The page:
Give your building an energy tune-up!

SEDAC encourages periodic maintenance to improve energy efficiency and reduce costs. Some maintenance measures should be performed annually or every few years; others should be performed monthly or quarterly. Create a schedule so that these important maintenance measures aren’t neglected. Energy tune-ups can increase equipment life, prevent expensive service calls, and lead to substantial energy cost savings.

Lighting

  • Follow a schedule for inspecting lamps and fixtures for functionality, lighting levels, light quality, and cleanliness of fixtures.
  • Lamps shouldn’t just be replaced when they go out because the brightness of lamps decays over time. When purchasing replacements, consider upgrading to new energy efficient lamps.
  • Light fixtures accumulate dust that can impact light levels over time, so they should be cleaned occasionally.
  • Evaluate lighting controls for functionality. This includes daylighting controls and occupancy or brightness controls. Set timers and controls to match the activity schedules. This should be done annually.

Building Envelope

Early spring is a good time to schedule building envelope inspection to identify any winter damage. An inspection is also helpful in the fall to find air leaks in the windows, doors, walls, and roofs in preparation for winter. After severe weather, additional inspections may be required.
Visually inspect the roof to identify deterioration and cracks and conduct necessary repairs. Every few years, do an infrared survey of the roof. Periodic maintenance of the roof can significantly increase the lifetime and improve the performance of the roof.
Visually inspect the wall system, particularly around windows and doors. Check the window glazing gaskets. Identify and fix any cracks and openings. An infrared survey of wall components should be done every few years.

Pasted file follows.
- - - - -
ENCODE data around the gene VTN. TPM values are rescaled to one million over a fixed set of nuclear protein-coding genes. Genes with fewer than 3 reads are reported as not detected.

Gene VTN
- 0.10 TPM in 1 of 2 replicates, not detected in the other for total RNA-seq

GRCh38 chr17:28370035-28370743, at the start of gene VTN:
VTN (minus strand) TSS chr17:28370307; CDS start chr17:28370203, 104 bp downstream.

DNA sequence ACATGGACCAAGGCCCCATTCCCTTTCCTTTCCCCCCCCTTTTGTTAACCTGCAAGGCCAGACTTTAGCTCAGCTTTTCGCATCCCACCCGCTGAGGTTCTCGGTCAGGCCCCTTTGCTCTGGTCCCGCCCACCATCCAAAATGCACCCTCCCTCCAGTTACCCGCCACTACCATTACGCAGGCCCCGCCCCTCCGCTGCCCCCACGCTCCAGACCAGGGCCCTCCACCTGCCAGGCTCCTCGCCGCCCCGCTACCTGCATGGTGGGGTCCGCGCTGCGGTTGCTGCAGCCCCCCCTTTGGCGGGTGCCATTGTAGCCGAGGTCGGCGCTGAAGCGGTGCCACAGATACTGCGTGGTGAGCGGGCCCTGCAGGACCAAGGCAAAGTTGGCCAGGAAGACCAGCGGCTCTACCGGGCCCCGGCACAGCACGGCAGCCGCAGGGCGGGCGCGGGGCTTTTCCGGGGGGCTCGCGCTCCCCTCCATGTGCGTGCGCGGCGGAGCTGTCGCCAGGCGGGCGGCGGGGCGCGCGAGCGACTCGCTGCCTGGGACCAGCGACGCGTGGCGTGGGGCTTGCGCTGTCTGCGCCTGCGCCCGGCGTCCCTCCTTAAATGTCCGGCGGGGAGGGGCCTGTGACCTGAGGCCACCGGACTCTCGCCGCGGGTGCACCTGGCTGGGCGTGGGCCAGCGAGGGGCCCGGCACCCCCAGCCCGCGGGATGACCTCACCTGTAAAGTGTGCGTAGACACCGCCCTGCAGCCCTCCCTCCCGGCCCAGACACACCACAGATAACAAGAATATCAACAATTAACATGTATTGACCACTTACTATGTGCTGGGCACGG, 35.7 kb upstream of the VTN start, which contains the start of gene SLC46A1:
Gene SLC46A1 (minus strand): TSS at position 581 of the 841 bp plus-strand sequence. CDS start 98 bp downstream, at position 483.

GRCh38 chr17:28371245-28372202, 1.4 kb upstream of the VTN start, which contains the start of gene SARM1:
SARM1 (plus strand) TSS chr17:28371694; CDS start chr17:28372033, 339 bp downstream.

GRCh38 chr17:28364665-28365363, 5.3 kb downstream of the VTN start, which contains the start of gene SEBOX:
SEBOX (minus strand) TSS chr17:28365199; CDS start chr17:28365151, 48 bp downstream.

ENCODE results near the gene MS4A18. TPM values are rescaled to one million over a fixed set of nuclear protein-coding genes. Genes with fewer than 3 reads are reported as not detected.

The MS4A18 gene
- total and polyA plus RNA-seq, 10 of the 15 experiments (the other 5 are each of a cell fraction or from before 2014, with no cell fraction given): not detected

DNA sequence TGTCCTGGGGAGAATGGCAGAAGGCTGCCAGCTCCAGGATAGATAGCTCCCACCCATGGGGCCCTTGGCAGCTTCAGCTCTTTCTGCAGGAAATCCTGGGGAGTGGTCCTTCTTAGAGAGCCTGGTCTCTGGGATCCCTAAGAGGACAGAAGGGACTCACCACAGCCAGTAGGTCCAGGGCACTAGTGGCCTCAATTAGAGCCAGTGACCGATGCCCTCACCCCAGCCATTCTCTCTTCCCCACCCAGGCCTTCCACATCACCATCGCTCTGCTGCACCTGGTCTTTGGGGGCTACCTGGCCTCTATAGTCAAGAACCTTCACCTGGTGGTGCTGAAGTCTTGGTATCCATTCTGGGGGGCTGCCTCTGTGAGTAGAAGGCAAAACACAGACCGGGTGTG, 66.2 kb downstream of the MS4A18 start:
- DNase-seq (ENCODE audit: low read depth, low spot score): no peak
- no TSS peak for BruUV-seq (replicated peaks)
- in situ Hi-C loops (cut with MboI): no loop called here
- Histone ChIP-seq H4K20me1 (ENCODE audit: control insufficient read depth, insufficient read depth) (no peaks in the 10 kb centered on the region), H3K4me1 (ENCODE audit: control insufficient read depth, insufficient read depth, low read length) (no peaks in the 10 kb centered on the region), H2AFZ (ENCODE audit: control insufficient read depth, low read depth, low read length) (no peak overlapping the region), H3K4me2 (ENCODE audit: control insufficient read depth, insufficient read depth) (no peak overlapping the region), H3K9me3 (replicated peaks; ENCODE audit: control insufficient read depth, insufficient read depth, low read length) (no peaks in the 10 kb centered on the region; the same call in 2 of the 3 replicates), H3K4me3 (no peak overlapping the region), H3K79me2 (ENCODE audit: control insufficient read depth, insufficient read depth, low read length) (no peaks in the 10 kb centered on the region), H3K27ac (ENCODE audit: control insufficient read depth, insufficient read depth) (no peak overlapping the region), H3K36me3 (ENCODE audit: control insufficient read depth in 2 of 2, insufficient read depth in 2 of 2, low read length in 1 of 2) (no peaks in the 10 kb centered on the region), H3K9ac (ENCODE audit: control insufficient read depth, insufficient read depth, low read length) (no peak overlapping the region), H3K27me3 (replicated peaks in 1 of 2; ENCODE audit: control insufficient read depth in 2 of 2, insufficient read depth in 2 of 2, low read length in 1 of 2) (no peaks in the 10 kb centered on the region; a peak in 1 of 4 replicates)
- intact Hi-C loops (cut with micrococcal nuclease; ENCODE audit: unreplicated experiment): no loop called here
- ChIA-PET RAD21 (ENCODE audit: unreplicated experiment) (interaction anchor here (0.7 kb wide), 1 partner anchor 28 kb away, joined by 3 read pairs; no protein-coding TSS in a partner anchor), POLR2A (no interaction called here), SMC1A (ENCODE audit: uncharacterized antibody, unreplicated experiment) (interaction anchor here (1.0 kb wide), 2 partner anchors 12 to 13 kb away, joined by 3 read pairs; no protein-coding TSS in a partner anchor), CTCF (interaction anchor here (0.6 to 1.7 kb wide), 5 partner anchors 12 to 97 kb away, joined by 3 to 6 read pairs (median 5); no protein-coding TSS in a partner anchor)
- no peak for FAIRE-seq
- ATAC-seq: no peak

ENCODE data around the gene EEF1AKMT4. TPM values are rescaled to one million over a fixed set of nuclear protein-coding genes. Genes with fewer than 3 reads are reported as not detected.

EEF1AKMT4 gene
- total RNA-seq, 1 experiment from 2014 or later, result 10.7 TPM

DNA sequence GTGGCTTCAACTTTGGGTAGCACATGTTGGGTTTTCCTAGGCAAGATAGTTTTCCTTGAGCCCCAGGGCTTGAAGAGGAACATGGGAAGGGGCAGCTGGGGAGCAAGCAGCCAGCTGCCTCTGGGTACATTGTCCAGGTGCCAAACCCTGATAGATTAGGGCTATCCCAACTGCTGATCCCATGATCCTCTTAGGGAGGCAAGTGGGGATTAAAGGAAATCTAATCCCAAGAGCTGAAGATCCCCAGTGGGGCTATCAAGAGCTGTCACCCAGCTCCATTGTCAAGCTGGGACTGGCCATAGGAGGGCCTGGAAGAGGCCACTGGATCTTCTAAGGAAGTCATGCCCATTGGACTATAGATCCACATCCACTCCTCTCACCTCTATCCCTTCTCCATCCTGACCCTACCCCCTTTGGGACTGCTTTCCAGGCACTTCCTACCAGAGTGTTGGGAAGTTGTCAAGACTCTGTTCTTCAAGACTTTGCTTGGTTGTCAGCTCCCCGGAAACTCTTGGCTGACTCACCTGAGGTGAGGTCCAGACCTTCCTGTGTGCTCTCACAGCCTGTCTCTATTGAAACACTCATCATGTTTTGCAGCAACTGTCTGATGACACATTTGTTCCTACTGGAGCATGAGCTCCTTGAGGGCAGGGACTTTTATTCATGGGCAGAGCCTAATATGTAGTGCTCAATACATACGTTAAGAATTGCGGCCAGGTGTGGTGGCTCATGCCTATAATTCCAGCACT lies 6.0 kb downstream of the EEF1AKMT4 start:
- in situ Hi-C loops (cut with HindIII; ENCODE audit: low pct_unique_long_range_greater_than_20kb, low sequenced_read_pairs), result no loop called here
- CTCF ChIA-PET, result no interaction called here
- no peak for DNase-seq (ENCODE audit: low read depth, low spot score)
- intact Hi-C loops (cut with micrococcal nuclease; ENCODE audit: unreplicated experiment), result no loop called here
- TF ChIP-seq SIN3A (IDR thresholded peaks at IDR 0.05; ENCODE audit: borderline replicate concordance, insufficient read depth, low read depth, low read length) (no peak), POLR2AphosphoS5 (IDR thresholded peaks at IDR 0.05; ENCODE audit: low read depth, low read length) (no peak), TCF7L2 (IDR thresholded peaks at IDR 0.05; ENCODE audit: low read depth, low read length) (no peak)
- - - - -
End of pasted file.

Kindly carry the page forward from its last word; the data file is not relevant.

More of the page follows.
HVAC System

For systems that heat and cool, perform maintenance in the spring and fall. Calibrate the indoor and outdoor building sensors, room thermostats, duct thermostats, humidistats, as well as pressure and temperature sensors according to design specifications. These controls may require specialized skills or equipment, such as computer software. Replace filters on a regular basis. Check filters every month, especially in times of heavy use. Filters should be replaced at least every 3 months.

Conduct a boiler tune-up and steam trap maintenance once or twice a year, depending on use. Clean cooling towers at least twice a year. Clean the air side of heating and cooling coils - either within an air handler or a rooftop unit - to reduce deposit buildup at least every 6 months. Inspect and clean HVAC ducts to maintain good air quality and energy efficiency. This is recommended every 3-5 years, depending on building use. Replace refrigerant filters as needed. Make sure refrigerant is at the proper levels. Maintenance should include:

  • An inventory of the system and identification of critical loads. Are there sufficient power circuits to run the equipment in the building? This will be more applicable for facilities facing occasional or persistent electrical power shortages within individual circuits or from the main service panel. Remember that some electric energy efficiency practices can help alleviate these types of problems.
  • An inspection of outlets, switches, circuit breakers, distribution panels, wire connections, etc.
  • Cleaning and lubricating of appliances and equipment according to manufacturer specifications.
  • Thermal scan of equipment to identify hot spots that may be failing. Repairs and replacements of equipment as needed.

Water

Leaky faucets or high-temperature water can also cost energy dollars. Schedule regular maintenance to inspect the water supply and waste pipes for rust and leaks.

  • Check all plumbing fixtures for leaks, deterioration, and tightness.
  • Check operation of water shut off valves.
  • Consider replacing high-flow with low-flow fixtures.
  • Check that the temperature of your domestic hot water is at the recommended temperature, but not hotter. In many cases, this is 120°F. If there is a special need for high temperature domestic hot water, for example in high-temperature dishwashers, evaluate the potential to install a dedicated water heater or a temperature booster for that purpose.

Electrical system

Regular maintenance can extend the life of your electrical equipment, decrease the risk of fire and damage, and help you identify energy savings. Electrical maintenance contractors can also help you decide when to replace old systems. Annual electrical maintenance is recommended, with more thorough inspections every few years.